So it’s Christmas Eve. Again? The passage of time does seem cruelly to accelerate the older you get. You’ve all had your fill of Clever and/or Sentimental Christmas Stories by now, so I won’t add to the saccharine overdose—other than to say Merry Christmas, hope your Hanukkah was swell, Happy Kwanzaa, and Festive Festivus. Now to the blog post.
It’s not often I publicly disagree with a Nobel Laureate. And I love Paul Krugman—which speaks volumes about my politics, I fully realize. I single him out only as a symbol of the Economics Academy, within which I was once an acolyte lo, these many, many years ago.
I had some interesting economics professors along the way. My International Trade prof had a big office in one of the older buildings at Tulane and instead of having a couple of crappy plastiform seats in front of his desk for students, he had two antique barber chairs bolted to the floor. His first name was Hal and, this being 1979, he was an aging hippie. He was referred to by all of us as “Call me Hal” because… well, that’s kinda obvious. When you came to see him, the opening dialogue went, “Call me Hal! Go ahead, play with the barber chair! Then we can talk about economics a little.” He was awesome.
I studied for a year in Scotland at the University of St. Andrews. (This was also where I met my beloved wife, the intrepid and long-suffering Kay-Kay.) I had a couple of Economics tutors that year. A tutor was a professor before whom you had to present yourself for a personal grilling for one hour each week. Everyone had to do this. It wasn’t remedial tutoring, it was part of the system. At Oxford, they were called “dons,” of which you have heard mention in Many Movies with English People.
My first tutor was an Indian guy who was allergic to the miserable Scottish weather. He spent tutorials sniffing, blowing his nose, and snorting on a Vick’s Vapo-Inhaler. He also had a fascinating collection of matted and framed—and somewhat pornographic—reproductions of what he called “Hindu art” from the Kama Sutra. He was great, but didn’t last long. That Scottish weather sent him scampering back to Gujarat.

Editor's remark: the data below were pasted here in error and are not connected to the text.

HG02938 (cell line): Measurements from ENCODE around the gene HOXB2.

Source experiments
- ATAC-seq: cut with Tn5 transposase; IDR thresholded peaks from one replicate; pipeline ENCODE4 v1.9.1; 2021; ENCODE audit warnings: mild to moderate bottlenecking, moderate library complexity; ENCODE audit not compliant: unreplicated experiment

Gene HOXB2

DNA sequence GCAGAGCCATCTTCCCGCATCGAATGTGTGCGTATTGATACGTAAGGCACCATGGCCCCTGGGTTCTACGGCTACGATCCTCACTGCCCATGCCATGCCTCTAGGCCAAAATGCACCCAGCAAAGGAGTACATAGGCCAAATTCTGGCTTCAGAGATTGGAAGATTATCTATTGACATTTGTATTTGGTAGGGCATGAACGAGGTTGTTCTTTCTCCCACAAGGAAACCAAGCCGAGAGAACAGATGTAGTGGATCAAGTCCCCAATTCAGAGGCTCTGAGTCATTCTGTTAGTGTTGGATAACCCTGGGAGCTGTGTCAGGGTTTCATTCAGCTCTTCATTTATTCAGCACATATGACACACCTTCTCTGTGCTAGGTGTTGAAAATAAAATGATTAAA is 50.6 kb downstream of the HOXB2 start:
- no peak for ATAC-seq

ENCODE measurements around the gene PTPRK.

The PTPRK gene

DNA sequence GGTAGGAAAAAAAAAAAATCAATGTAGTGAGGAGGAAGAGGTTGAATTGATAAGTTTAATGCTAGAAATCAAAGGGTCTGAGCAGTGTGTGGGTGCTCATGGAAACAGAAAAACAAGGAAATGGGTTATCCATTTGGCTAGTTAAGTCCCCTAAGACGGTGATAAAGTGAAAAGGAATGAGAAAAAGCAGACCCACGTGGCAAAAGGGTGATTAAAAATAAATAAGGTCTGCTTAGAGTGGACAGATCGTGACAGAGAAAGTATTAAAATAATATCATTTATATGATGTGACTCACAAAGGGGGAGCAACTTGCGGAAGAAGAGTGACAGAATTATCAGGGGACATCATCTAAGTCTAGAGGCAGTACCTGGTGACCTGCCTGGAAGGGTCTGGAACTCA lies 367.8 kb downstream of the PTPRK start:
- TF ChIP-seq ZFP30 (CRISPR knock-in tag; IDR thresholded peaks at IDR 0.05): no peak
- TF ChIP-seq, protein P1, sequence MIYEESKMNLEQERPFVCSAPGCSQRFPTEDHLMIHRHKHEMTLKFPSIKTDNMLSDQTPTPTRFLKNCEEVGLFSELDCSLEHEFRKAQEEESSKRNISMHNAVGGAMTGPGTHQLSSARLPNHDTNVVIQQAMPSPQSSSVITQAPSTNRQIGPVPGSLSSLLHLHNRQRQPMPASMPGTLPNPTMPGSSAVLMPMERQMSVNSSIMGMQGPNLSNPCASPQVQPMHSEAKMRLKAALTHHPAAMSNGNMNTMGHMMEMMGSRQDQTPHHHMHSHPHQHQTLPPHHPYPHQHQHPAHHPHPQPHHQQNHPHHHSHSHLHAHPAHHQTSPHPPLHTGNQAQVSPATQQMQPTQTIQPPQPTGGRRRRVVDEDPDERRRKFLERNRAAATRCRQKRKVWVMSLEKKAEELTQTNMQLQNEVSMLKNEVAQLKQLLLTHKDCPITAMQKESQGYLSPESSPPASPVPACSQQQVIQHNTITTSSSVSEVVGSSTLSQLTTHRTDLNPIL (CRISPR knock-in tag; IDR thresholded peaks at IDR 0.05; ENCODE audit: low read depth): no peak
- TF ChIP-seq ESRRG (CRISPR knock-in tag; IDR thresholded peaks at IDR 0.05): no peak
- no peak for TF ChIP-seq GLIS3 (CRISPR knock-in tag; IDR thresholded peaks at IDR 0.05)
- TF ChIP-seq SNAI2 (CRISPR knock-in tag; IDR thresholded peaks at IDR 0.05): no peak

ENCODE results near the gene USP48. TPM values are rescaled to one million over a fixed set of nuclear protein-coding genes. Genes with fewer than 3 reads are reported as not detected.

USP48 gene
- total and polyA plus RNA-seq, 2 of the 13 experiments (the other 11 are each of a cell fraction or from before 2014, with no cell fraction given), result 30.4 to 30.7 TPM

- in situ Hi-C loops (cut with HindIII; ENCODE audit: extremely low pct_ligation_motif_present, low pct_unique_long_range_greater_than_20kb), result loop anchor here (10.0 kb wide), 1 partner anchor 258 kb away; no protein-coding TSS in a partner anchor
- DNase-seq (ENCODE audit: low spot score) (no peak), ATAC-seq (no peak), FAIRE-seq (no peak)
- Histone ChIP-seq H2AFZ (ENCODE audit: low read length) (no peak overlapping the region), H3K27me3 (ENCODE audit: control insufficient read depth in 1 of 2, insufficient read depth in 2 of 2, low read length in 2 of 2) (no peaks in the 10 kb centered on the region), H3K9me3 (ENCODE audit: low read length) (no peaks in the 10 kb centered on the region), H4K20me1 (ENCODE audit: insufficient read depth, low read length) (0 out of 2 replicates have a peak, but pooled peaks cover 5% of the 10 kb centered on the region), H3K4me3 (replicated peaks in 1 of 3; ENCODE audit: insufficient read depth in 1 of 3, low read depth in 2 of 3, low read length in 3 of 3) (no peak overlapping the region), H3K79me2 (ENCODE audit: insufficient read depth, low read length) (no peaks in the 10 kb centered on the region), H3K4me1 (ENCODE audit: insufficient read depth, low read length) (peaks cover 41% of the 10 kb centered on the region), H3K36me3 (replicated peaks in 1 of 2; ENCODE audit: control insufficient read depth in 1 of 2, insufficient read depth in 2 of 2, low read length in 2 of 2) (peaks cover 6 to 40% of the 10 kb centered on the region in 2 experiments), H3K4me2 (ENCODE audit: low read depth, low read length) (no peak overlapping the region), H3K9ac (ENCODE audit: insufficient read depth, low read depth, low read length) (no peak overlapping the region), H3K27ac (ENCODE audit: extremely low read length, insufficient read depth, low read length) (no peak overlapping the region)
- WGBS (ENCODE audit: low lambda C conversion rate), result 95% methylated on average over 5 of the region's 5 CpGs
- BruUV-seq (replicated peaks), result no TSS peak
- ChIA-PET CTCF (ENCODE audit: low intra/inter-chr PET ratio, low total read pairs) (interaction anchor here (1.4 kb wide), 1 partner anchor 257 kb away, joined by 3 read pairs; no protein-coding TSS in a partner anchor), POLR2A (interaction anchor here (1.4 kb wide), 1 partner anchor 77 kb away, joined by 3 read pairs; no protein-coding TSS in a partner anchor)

My second tutor was a 70-something Scottish academic who’d mediated a nasty chemical workers’ strike years before and gotten himself a knighthood out of it. Sir Stuart was the polar opposite to my first tutor. Being a born and reared Scotsman, the weather meant nothing to him. Nor did he have a pornographic art collection. But he was unflappable and found Americans rather amusing. We got along famously.
The Economics Department also had two full professors who were tall and thin… identical twin brothers. And they looked exactly like Peter Cushing. Now Peter Cushing had a long and illustrious acting career, but I grew up watching him in endless horror films. And he had only recently appeared as the evil commander of the Death Star in the first Star Wars movie. I once came around the corner in one of the narrow department hallways and bumped directly into Professor Peter Cushing #1, stuttered my apologies, and spun around to come face-to-face with Professor Peter Cushing #2. I awoke in a cold sweat every night for weeks.
One of my Economics lecturers was also the Deputy General Secretary of the Scottish Communist Party. He taught Intermediate Macroeconomics, which meant he had to teach a lot of Keynesian stuff to us. He’d give the textbook explanations of the investment-savings and money supply-demand functions while scribbling IS-LM Curves on the chalkboard. Then every four or five minutes, he’d turn and say something like, “Of course, this is all rubbish and will prove useless to you after the Revolution and the establishment of the Dictatorship of the Proletariat.” It was hilarious.